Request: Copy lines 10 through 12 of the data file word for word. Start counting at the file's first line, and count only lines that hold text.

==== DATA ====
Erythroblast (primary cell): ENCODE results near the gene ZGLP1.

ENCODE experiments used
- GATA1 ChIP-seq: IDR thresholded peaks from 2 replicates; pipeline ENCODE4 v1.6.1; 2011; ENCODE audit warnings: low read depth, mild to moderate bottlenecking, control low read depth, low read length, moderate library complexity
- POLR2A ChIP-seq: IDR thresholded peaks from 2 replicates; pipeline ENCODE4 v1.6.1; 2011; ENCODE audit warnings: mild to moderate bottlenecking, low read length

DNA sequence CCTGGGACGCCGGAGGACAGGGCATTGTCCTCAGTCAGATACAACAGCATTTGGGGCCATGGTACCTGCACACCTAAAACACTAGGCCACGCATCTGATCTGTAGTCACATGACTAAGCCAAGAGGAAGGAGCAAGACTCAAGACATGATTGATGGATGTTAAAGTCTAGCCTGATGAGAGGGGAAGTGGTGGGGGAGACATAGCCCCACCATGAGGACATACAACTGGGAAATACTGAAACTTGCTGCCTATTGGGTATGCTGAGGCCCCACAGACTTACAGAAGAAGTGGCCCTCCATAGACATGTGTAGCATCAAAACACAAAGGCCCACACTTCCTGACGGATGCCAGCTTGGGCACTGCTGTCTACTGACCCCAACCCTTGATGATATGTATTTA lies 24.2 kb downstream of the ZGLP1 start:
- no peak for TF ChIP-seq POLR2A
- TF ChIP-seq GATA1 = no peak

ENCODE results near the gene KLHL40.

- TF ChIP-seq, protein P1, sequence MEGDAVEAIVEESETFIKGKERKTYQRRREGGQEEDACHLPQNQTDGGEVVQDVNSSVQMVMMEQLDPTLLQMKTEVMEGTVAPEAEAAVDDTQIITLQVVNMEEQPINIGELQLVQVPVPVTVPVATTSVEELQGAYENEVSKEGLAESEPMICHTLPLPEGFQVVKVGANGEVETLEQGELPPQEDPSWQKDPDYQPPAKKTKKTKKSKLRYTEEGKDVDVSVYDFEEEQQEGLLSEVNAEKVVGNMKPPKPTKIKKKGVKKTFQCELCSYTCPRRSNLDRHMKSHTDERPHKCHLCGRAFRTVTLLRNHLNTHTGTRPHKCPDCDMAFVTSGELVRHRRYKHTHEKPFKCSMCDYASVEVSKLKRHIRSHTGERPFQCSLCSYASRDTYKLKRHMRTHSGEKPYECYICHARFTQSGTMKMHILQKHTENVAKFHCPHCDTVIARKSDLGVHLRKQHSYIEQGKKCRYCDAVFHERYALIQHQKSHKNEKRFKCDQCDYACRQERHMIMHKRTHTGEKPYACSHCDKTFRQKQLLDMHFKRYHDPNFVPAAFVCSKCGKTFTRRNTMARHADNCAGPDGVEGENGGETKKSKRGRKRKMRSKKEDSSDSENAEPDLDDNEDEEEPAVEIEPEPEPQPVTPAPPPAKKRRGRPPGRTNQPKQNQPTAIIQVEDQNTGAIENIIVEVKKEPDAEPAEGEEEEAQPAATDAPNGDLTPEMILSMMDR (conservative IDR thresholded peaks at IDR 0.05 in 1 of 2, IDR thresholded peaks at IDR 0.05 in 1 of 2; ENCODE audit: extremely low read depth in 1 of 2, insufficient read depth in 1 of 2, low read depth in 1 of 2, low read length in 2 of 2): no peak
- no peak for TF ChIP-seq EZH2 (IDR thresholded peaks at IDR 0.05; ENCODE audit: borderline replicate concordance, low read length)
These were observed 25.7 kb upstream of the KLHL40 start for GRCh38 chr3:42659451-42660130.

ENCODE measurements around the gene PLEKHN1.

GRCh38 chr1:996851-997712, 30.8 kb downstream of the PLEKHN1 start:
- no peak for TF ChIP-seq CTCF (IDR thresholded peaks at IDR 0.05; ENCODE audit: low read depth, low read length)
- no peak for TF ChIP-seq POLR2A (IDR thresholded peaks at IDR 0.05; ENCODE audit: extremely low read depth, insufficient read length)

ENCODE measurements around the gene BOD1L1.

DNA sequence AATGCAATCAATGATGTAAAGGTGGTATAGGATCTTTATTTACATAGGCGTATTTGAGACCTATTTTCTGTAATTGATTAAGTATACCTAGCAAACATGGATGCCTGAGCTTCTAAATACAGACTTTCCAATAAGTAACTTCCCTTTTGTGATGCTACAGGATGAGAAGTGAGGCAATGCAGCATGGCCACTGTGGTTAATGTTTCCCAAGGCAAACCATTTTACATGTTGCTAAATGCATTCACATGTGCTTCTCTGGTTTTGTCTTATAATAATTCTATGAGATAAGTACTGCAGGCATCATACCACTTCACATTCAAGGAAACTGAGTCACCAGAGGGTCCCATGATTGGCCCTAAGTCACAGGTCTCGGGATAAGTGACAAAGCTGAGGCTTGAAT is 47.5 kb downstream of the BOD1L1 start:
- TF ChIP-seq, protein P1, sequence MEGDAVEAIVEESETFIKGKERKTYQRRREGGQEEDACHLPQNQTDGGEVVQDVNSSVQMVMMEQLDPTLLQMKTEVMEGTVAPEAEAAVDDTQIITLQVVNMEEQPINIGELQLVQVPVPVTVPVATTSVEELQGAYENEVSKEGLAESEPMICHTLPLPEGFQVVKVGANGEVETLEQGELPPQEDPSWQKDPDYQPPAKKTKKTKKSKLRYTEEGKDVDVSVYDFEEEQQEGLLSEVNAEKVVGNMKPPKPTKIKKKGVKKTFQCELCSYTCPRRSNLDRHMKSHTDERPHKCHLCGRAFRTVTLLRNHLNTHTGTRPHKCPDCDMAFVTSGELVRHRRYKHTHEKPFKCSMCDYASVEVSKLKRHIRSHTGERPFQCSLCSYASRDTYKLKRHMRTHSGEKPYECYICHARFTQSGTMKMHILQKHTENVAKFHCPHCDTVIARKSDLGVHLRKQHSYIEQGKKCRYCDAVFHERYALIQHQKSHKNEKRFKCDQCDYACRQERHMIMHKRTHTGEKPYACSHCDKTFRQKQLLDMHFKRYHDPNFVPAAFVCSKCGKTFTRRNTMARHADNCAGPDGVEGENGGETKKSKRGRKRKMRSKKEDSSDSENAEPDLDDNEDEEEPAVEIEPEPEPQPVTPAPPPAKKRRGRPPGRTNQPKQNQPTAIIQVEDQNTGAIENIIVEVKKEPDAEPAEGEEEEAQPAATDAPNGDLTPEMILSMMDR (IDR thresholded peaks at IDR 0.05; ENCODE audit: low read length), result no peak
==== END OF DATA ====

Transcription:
- no peak for TF ChIP-seq EZH2 (IDR thresholded peaks at IDR 0.05; ENCODE audit: borderline replicate concordance, low read length)
These were observed 25.7 kb upstream of the KLHL40 start for GRCh38 chr3:42659451-42660130.

ENCODE measurements around the gene PLEKHN1.